Thus begins our holiday season, but the true wintertime spirit doesn’t well up inside me until the tender time spent together for the sake of a very competitive Gingerbread House decorating contest. This event is only in its second year and will not technically be a tradition until it is sponsored by my mother’s pantry sundries in two weeks and second annual competition is welcomed with the opening ceremony of tearing open a bag of Jelly Bellies. The rules, you ask? Only one: Don’t touch an opponent’s project, lest you be the bearer of its destruction. The arsenal? Anything you can find in the kitchen, while edibles are highly encouraged for inclusion. The winner? Whomever best represents his or her theme. Last year I chose to do a winter cottage with shaved almonds as shingles, cut pretzels as a chopped wood pile in the yard, and thin noodles as blades of dead grass sticking up through the snow. My parents, taking a tag-team approach against me, created a tropical hut complete with a grass hut and sand and shells. The winner of last year’s competition is not important (me). The important thing to focus on this year is the new challenge of incorporating that extra “oomph!” to make your gingerbread house stand out. My parents’ choice: colored LED lights. Mine? I’ve no idea and two weeks left to figure it out. (If anyone has ideas, let me know!)
Our final tradition—and my favorite—centers on our Christmas Eve gift exchange. Rather than cooking a large meal, we snack on Christmas Eve while opening gifts from each other. While none of us can remember exactly when the tradition morphed into its current incarnation, we’ve been opening our gifts on Christmas Eve since I was in elementary school. Somewhere along the way, a buffet of snacks was introduced which always include slices of sausage (the Wal-Mart version of Hickory Farms), several types of cheese, crackers, pickles, chips, dip, and the occasional addition of boiled shrimp (for my mother), fresh whipping cream and strawberries (for my father), or a good dry merlot (for me). As if such a wonderful plate of food wasn’t enough, the classic of all Christmas movies is played in the background: National Lampoon’s Christmas Vacation. And the gift giving begins as we each take turns opening a present, my dad snapping pictures of us donning our new scarves or admiring our long-awaited Linguistics books. The night usually ends with a pile of wrapping paper and opened boxes, my cats digging their ways into the mountain of torn colorful paper and our stomachs full of delicious food. It’s a simple tradition, but it is the highlight of my holiday, offering an evening with my parents filled with surprises, smiles, laughs, and hugs.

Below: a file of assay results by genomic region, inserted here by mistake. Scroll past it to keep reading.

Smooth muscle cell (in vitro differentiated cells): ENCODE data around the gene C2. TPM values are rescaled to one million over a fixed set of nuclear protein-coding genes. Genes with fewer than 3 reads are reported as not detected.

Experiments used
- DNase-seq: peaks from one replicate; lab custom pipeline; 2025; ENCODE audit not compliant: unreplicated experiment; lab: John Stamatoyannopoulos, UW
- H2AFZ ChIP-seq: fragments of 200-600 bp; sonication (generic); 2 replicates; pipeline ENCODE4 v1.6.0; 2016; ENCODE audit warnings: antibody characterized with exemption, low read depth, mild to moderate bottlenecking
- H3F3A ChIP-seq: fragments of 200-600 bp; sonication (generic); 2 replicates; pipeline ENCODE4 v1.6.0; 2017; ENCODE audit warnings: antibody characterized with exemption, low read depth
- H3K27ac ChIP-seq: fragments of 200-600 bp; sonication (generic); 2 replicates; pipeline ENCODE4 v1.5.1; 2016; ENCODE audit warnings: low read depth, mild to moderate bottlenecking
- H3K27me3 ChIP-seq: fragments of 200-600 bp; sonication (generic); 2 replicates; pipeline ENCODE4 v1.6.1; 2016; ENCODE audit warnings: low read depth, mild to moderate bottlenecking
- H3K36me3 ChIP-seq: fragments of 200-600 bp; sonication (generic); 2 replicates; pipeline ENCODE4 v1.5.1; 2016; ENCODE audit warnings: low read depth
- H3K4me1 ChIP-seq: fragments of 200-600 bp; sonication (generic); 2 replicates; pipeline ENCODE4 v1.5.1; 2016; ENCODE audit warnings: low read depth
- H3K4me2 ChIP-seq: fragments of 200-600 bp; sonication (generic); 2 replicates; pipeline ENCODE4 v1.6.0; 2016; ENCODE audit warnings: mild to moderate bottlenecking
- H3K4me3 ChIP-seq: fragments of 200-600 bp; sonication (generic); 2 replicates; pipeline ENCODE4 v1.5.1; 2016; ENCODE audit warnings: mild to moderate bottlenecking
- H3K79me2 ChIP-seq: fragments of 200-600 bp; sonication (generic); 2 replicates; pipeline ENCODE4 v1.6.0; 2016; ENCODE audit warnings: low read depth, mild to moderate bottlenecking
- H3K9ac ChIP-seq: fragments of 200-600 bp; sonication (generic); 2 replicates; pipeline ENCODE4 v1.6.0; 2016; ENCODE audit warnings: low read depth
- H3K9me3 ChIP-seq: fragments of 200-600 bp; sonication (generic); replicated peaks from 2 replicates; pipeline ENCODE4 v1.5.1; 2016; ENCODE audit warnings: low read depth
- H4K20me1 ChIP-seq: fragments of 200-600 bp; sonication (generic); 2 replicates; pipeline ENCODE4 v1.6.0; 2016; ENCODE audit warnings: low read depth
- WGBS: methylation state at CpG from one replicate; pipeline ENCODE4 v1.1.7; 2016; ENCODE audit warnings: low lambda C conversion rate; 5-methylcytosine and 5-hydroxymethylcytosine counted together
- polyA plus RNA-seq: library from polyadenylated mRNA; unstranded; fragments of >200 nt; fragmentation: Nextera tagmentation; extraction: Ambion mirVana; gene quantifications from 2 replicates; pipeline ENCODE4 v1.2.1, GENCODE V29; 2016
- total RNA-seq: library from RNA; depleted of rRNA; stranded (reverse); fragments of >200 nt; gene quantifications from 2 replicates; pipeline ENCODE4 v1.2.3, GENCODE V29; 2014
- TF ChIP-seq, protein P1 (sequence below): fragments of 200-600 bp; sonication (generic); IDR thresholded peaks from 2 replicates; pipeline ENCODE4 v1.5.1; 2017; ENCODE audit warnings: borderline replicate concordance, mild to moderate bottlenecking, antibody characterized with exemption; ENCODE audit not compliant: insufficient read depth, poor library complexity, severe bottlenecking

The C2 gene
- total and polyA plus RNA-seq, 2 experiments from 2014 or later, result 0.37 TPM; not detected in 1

But what more should we ask of the Christmas season? A healthy family, a full heart, and the blessing of the reason for the season is more than enough to bring a smile to one’s face—and keep family traditions in the family.
That sounds awesome! I'm definitely adding "Making gingerbread houses" to my list of "Christmas things to do with the kids". Sounds like a load of fun!
Thank you Whitney for sharing!
Does anyone else do the gingerbread house tradition? I'd love to hear about it and see pictures. :)